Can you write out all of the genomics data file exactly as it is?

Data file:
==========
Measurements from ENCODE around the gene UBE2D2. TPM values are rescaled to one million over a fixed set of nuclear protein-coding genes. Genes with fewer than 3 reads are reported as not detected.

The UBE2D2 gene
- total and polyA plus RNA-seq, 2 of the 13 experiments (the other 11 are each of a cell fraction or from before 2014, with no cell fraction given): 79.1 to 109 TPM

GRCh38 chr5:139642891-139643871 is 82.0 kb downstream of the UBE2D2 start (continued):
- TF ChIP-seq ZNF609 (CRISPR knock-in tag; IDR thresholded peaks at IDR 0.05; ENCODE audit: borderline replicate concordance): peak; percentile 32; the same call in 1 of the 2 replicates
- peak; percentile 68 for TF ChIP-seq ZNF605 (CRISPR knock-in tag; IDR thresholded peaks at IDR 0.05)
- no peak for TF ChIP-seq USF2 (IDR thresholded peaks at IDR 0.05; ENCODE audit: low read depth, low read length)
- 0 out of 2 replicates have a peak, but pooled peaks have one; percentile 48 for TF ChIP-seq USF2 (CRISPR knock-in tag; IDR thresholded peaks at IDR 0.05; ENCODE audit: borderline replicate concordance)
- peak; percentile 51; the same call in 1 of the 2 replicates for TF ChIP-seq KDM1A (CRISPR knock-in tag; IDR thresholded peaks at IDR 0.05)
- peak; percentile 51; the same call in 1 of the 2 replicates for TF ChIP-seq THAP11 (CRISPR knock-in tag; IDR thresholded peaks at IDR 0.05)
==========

Measurements from ENCODE around the gene UBE2D2. TPM values are rescaled to one million over a fixed set of nuclear protein-coding genes. Genes with fewer than 3 reads are reported as not detected.

The UBE2D2 gene
- total and polyA plus RNA-seq, 2 of the 13 experiments (the other 11 are each of a cell fraction or from before 2014, with no cell fraction given): 79.1 to 109 TPM

GRCh38 chr5:139642891-139643871 is 82.0 kb downstream of the UBE2D2 start (continued):
- TF ChIP-seq ZNF609 (CRISPR knock-in tag; IDR thresholded peaks at IDR 0.05; ENCODE audit: borderline replicate concordance): peak; percentile 32; the same call in 1 of the 2 replicates
- peak; percentile 68 for TF ChIP-seq ZNF605 (CRISPR knock-in tag; IDR thresholded peaks at IDR 0.05)
- no peak for TF ChIP-seq USF2 (IDR thresholded peaks at IDR 0.05; ENCODE audit: low read depth, low read length)
- 0 out of 2 replicates have a peak, but pooled peaks have one; percentile 48 for TF ChIP-seq USF2 (CRISPR knock-in tag; IDR thresholded peaks at IDR 0.05; ENCODE audit: borderline replicate concordance)
- peak; percentile 51; the same call in 1 of the 2 replicates for TF ChIP-seq KDM1A (CRISPR knock-in tag; IDR thresholded peaks at IDR 0.05)
- peak; percentile 51; the same call in 1 of the 2 replicates for TF ChIP-seq THAP11 (CRISPR knock-in tag; IDR thresholded peaks at IDR 0.05)